Small-scale industries hit big by notes ban

From engineering to electronics and logistics to garments, the smaller units spread in the outskirts of the country’s financial capital in Thane, Bhiwandi, Ulhasnagar are waking up to realise that the cash crunch is going to hurt the business, which could take at least another six months to recover
A small engineering unit in Thane.(Praful Gangurde)
A small engineering unit in Thane.(Praful Gangurde)
Published on Nov 24, 2016 01:01 AM IST
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Hindustan Times | By, Mumbai

Santosh Kumar, a welder, who works in a small engineering unit in Wagle industrial estate, Thane, 20 km from Mumbai got his entire October salary this Monday. After Prime Minister Narendra Modi scrapped high denomination notes of Rs500 and Rs1,000 on November 9, just a day before the payment cycle for Kumar, he has been living off credit, scrimping on basic groceries and even afternoon tea. His big concern, however, is that even after getting his wages, he can’t send any of it back home to his family in Azamgarh in Uttar Pradesh as has been the norm for the past 5 years. A fallout of the demonetisation drive is that depositing cash in his wife’s account without her written consent is no longer possible. He holds no account in the city or even back home.

Santosh Kumar is one among the 1.25 lakh-odd labourers engaged in nearly 15,000 small and medium enterprises in Thane district, who have been facing the heat of the demonetisation drive.

From engineering to electronics and logistics to garments, the smaller units spread in the outskirts of the country’s financial capital in Thane, Bhiwandi, Ulhasnagar are waking up to realise that the cash crunch is going to hurt the business, which could take at least another six months to recover. The story in Wagle estate, formerly one of the largest industrial enclaves in Asia, is replicated in most of such small and medium-sized enterprises (SMEs) clusters across the state that houses over 1.62 lakh such units.

“The cascading implications of demonetisation are likely to hit all small and medium enterprises affecting nearly 50 percent of our business. On one end there is just not enough cash to pay labourers or even to cover our overheads and on the other hand the slow down in the market will lead to cut down in our orders,’’ said Jimmy Pauly, joint secretary of the Thane Small Scale Industries Association (TSSIA), who also runs a unit in Wagle estate dealing with rubber works. TSSIA has 3,000 odd members, which hire around 26,000 workers.

Pauly says it’s naïve to think that the hit taken by the retail market, consumer durables would not ultimately affect units like his.

“We haven’t seen cancellation in our orders yet, but yes we have got orders from clients to postpone deliveries meant for say November to next year. I think the PM’s move is well intentioned but there is no denying that it has hit business,’’ said Sandeep Parikh, vice president of TSSIA, who’s fabrication unit supplies machinery to big clients like Larsen & Toubro.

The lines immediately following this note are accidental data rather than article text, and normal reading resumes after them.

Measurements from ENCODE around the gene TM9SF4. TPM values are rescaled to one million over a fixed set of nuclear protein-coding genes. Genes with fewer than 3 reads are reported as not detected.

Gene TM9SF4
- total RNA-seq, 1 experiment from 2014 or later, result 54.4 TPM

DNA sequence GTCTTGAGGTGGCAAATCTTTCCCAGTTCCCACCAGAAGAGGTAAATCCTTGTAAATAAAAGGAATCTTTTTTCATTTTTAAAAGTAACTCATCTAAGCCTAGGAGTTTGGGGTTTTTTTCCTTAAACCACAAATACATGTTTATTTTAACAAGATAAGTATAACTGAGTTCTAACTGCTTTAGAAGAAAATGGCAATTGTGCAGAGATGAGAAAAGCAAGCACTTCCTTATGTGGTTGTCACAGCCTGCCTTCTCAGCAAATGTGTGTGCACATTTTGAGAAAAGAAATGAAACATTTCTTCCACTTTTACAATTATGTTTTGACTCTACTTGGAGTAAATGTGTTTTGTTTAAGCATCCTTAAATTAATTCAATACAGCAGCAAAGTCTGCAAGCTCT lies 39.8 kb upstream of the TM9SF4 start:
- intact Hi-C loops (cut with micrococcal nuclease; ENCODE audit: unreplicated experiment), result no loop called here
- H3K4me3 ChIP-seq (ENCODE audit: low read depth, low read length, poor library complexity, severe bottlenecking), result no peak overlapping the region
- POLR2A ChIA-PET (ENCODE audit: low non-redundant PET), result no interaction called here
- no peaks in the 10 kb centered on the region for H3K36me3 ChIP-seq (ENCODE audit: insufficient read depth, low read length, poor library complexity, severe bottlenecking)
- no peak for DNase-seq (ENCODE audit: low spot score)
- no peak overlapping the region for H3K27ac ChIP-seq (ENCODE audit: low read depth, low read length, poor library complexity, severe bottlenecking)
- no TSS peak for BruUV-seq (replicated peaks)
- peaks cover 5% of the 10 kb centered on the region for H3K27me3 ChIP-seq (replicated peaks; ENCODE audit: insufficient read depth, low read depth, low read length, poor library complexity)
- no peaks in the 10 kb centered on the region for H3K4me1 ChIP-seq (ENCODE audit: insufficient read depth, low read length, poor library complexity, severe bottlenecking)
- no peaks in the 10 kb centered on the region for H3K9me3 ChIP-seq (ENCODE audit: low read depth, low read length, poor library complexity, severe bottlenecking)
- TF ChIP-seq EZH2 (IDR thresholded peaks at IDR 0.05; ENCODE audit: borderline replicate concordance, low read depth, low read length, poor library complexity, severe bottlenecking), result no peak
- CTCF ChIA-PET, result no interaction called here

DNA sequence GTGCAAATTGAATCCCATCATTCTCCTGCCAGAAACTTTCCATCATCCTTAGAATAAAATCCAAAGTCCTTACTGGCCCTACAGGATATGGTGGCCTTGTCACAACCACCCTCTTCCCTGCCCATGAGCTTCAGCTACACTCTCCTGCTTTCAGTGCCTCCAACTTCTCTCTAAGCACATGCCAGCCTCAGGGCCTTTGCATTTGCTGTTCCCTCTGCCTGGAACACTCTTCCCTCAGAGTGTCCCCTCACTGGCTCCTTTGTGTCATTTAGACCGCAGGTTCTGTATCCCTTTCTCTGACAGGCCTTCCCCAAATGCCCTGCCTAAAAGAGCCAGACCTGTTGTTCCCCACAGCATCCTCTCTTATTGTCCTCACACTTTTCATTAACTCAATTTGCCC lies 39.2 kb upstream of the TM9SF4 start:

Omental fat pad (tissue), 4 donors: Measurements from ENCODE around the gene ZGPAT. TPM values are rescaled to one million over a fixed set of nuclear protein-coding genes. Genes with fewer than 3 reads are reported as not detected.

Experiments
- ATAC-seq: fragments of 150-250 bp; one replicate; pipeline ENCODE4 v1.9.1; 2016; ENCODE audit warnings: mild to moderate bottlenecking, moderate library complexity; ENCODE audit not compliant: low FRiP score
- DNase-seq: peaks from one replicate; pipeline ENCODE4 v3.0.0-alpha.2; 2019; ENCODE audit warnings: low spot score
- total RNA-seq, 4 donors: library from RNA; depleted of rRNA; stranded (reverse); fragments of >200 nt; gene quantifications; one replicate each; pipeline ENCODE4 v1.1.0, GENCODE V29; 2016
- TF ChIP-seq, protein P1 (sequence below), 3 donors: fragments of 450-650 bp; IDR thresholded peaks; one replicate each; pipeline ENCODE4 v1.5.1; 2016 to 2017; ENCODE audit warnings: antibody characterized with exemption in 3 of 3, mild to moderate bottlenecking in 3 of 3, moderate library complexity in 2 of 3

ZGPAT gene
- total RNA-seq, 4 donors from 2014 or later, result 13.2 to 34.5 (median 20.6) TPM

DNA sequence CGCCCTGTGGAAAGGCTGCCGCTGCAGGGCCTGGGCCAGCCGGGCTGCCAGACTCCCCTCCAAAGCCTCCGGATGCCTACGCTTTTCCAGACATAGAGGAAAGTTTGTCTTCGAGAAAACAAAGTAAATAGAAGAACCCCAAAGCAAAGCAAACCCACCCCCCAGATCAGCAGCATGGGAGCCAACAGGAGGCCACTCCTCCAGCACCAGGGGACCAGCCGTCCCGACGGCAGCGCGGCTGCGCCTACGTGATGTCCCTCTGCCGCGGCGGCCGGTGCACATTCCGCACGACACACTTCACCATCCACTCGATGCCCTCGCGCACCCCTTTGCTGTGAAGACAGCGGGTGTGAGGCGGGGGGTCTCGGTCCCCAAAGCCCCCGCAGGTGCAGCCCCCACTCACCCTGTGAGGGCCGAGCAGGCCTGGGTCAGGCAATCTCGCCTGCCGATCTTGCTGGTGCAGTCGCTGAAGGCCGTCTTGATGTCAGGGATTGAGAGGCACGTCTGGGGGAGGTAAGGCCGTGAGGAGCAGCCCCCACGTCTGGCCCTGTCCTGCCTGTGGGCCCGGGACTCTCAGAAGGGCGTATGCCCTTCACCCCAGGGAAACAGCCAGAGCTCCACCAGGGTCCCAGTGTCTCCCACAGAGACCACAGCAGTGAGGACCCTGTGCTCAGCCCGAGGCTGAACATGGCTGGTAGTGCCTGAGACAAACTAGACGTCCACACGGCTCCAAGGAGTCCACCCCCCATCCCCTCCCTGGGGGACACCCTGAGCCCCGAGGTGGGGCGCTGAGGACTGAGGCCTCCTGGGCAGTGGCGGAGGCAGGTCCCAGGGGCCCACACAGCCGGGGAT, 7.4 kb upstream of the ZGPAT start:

Majority of the labour hired in these enterprises are paid through cash though many units do pay in cheque to their permanent labourers. Those paid in cheques have to allow for a loss of one day’s of work to allow their labourers to withdraw their own money.

Migrant workers like Santosh despite staying in the city for the past five years have seen no reason to open an account here. They get paid around Rs400 a day as daily wages.

Raghu Nair, contractor who hires workers like Kumar has an outgo of nearly Rs3.5 lakh every month just in payments to the workers. The Rs50,000 withdrawal limit a week from a current account, he says, can meet some of his requirements at additional hardship, but even that kind of cash is not available with the banks.

“Traditionally, small and medium enterprises in Thane have banked with co-operative banks. And, these banks haven’t been given enough cash. So, I have made trips to the banks with the finance ministry notification in hand but not got more than Rs10,000 at one go. To my workers, I have been disbursing little cash as and when I get it,’’ said Nair.

Nair’s big worry is that things will only worsen in December and while government says people can open accounts even now, banks have no man power to entertain such requests now.

For the small-scale industry it is wait and watch for now.

“The retail industry, small traders, businessmen and small scale enterprises have been the worse hit by this measure. We have made a representation to the state seeking measures to ease the situation but there is currently a sense of panic about the future road map by the government. The auto industry, retail, jewellery businesses are down and slowly the impact is being felt by all across,’ said Dipen Aggarwal, vice-president Federation of Associations of Maharashtra (FAM)

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  • ABOUT THE AUTHOR

    Ketaki Ghoge is an associate editor with Hindustan Times. Based in Mumbai, she covers politics and governance in Maharashtra. Journalist for the last 13 years, Ketaki enjoys dicing government policies, administration and analysing politics of the day.

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